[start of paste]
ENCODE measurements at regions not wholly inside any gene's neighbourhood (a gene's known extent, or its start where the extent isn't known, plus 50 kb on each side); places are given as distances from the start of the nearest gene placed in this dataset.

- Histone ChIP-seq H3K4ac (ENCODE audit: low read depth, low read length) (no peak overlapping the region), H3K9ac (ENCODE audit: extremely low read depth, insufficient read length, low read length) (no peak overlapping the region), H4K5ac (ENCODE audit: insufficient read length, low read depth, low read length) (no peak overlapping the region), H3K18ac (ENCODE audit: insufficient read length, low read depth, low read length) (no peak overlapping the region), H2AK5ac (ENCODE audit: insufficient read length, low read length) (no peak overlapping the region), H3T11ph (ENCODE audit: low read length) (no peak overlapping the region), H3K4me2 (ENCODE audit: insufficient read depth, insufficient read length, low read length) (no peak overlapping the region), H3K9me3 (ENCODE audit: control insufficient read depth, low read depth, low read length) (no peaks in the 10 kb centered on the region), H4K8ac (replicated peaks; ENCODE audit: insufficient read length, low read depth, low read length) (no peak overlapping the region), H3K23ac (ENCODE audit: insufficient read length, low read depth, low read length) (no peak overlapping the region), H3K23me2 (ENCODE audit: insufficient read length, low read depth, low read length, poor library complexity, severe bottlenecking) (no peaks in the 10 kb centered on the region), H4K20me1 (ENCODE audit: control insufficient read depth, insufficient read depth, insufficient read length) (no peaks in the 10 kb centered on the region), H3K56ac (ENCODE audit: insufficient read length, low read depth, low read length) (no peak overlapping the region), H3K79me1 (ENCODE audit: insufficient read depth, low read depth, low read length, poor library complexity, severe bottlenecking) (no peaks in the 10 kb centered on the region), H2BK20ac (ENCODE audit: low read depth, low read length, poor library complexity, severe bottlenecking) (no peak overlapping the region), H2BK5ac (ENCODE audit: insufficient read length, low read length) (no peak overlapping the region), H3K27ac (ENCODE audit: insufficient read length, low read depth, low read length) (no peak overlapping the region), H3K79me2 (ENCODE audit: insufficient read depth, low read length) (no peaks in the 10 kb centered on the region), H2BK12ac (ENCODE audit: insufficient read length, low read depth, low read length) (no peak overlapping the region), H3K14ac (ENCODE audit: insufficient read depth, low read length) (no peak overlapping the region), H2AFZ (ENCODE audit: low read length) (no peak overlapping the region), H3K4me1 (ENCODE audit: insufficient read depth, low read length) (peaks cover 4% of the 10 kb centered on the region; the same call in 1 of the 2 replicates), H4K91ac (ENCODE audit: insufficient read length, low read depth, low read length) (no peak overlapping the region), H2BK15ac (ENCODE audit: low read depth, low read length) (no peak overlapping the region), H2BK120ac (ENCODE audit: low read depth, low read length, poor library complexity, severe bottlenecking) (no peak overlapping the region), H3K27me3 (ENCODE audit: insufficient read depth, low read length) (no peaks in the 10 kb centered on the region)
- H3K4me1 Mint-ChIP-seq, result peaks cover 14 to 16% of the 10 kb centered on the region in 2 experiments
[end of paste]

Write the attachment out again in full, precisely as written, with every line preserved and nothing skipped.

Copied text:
ENCODE measurements at regions not wholly inside any gene's neighbourhood (a gene's known extent, or its start where the extent isn't known, plus 50 kb on each side); places are given as distances from the start of the nearest gene placed in this dataset.

- Histone ChIP-seq H3K4ac (ENCODE audit: low read depth, low read length) (no peak overlapping the region), H3K9ac (ENCODE audit: extremely low read depth, insufficient read length, low read length) (no peak overlapping the region), H4K5ac (ENCODE audit: insufficient read length, low read depth, low read length) (no peak overlapping the region), H3K18ac (ENCODE audit: insufficient read length, low read depth, low read length) (no peak overlapping the region), H2AK5ac (ENCODE audit: insufficient read length, low read length) (no peak overlapping the region), H3T11ph (ENCODE audit: low read length) (no peak overlapping the region), H3K4me2 (ENCODE audit: insufficient read depth, insufficient read length, low read length) (no peak overlapping the region), H3K9me3 (ENCODE audit: control insufficient read depth, low read depth, low read length) (no peaks in the 10 kb centered on the region), H4K8ac (replicated peaks; ENCODE audit: insufficient read length, low read depth, low read length) (no peak overlapping the region), H3K23ac (ENCODE audit: insufficient read length, low read depth, low read length) (no peak overlapping the region), H3K23me2 (ENCODE audit: insufficient read length, low read depth, low read length, poor library complexity, severe bottlenecking) (no peaks in the 10 kb centered on the region), H4K20me1 (ENCODE audit: control insufficient read depth, insufficient read depth, insufficient read length) (no peaks in the 10 kb centered on the region), H3K56ac (ENCODE audit: insufficient read length, low read depth, low read length) (no peak overlapping the region), H3K79me1 (ENCODE audit: insufficient read depth, low read depth, low read length, poor library complexity, severe bottlenecking) (no peaks in the 10 kb centered on the region), H2BK20ac (ENCODE audit: low read depth, low read length, poor library complexity, severe bottlenecking) (no peak overlapping the region), H2BK5ac (ENCODE audit: insufficient read length, low read length) (no peak overlapping the region), H3K27ac (ENCODE audit: insufficient read length, low read depth, low read length) (no peak overlapping the region), H3K79me2 (ENCODE audit: insufficient read depth, low read length) (no peaks in the 10 kb centered on the region), H2BK12ac (ENCODE audit: insufficient read length, low read depth, low read length) (no peak overlapping the region), H3K14ac (ENCODE audit: insufficient read depth, low read length) (no peak overlapping the region), H2AFZ (ENCODE audit: low read length) (no peak overlapping the region), H3K4me1 (ENCODE audit: insufficient read depth, low read length) (peaks cover 4% of the 10 kb centered on the region; the same call in 1 of the 2 replicates), H4K91ac (ENCODE audit: insufficient read length, low read depth, low read length) (no peak overlapping the region), H2BK15ac (ENCODE audit: low read depth, low read length) (no peak overlapping the region), H2BK120ac (ENCODE audit: low read depth, low read length, poor library complexity, severe bottlenecking) (no peak overlapping the region), H3K27me3 (ENCODE audit: insufficient read depth, low read length) (no peaks in the 10 kb centered on the region)
- H3K4me1 Mint-ChIP-seq, result peaks cover 14 to 16% of the 10 kb centered on the region in 2 experiments